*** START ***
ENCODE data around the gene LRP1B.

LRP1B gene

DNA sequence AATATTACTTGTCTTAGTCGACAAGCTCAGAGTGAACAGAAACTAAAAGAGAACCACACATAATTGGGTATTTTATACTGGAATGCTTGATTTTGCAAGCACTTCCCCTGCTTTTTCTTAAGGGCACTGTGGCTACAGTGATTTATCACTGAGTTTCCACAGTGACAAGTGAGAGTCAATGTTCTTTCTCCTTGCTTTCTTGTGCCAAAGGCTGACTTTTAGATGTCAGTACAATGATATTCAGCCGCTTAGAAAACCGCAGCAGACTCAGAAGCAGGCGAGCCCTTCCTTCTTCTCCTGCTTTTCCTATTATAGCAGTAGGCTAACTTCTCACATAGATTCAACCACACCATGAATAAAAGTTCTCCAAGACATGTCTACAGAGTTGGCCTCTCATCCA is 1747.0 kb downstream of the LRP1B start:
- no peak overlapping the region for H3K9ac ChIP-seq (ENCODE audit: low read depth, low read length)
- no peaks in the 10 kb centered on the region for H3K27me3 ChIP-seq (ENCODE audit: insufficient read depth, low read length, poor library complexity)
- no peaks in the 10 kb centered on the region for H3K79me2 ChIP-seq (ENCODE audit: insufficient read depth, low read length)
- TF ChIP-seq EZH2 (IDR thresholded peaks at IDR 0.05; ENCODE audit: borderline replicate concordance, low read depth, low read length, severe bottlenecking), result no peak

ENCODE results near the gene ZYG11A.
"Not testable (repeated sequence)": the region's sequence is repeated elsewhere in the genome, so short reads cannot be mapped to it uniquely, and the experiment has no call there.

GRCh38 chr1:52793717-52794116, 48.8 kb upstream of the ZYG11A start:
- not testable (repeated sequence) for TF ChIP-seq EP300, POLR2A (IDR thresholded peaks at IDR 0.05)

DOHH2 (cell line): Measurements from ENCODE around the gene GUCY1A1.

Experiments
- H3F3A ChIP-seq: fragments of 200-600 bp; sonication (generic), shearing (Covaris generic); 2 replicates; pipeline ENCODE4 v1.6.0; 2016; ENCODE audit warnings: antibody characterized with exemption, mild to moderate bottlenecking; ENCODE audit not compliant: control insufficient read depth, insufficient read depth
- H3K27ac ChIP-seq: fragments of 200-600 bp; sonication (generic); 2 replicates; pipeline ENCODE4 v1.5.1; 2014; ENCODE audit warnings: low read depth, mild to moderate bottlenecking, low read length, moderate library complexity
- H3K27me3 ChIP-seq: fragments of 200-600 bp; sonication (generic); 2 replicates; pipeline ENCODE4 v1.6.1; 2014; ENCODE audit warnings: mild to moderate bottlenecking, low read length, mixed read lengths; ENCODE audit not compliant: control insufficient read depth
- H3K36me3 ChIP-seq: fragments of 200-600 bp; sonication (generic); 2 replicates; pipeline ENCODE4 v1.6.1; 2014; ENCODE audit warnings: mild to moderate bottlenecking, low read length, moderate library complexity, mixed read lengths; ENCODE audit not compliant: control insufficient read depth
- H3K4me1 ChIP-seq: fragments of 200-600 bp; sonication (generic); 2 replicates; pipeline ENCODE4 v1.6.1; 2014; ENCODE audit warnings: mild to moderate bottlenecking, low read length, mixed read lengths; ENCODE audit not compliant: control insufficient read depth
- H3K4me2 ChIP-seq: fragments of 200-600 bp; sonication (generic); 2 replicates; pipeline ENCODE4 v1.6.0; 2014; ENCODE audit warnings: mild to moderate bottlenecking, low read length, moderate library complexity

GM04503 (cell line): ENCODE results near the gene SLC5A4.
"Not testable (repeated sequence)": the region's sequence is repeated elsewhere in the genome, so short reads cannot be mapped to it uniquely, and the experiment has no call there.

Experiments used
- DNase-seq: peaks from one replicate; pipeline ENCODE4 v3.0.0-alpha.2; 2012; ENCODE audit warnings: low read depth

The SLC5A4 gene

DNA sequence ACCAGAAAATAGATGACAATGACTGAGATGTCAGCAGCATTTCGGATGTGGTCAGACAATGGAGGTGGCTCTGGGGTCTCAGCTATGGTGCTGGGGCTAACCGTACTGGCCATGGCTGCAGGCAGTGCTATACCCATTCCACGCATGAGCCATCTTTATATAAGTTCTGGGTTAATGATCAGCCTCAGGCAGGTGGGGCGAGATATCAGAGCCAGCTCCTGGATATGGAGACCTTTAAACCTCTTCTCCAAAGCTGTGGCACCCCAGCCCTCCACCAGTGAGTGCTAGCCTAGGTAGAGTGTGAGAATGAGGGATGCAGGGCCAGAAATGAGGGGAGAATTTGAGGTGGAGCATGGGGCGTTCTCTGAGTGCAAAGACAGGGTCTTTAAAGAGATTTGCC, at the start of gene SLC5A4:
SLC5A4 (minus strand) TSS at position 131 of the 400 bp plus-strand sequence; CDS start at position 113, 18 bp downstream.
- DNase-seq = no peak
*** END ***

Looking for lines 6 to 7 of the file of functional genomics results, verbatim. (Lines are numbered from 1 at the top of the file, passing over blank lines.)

- no peaks in the 10 kb centered on the region for H3K79me2 ChIP-seq (ENCODE audit: insufficient read depth, low read length)
- TF ChIP-seq EZH2 (IDR thresholded peaks at IDR 0.05; ENCODE audit: borderline replicate concordance, low read depth, low read length, severe bottlenecking), result no peak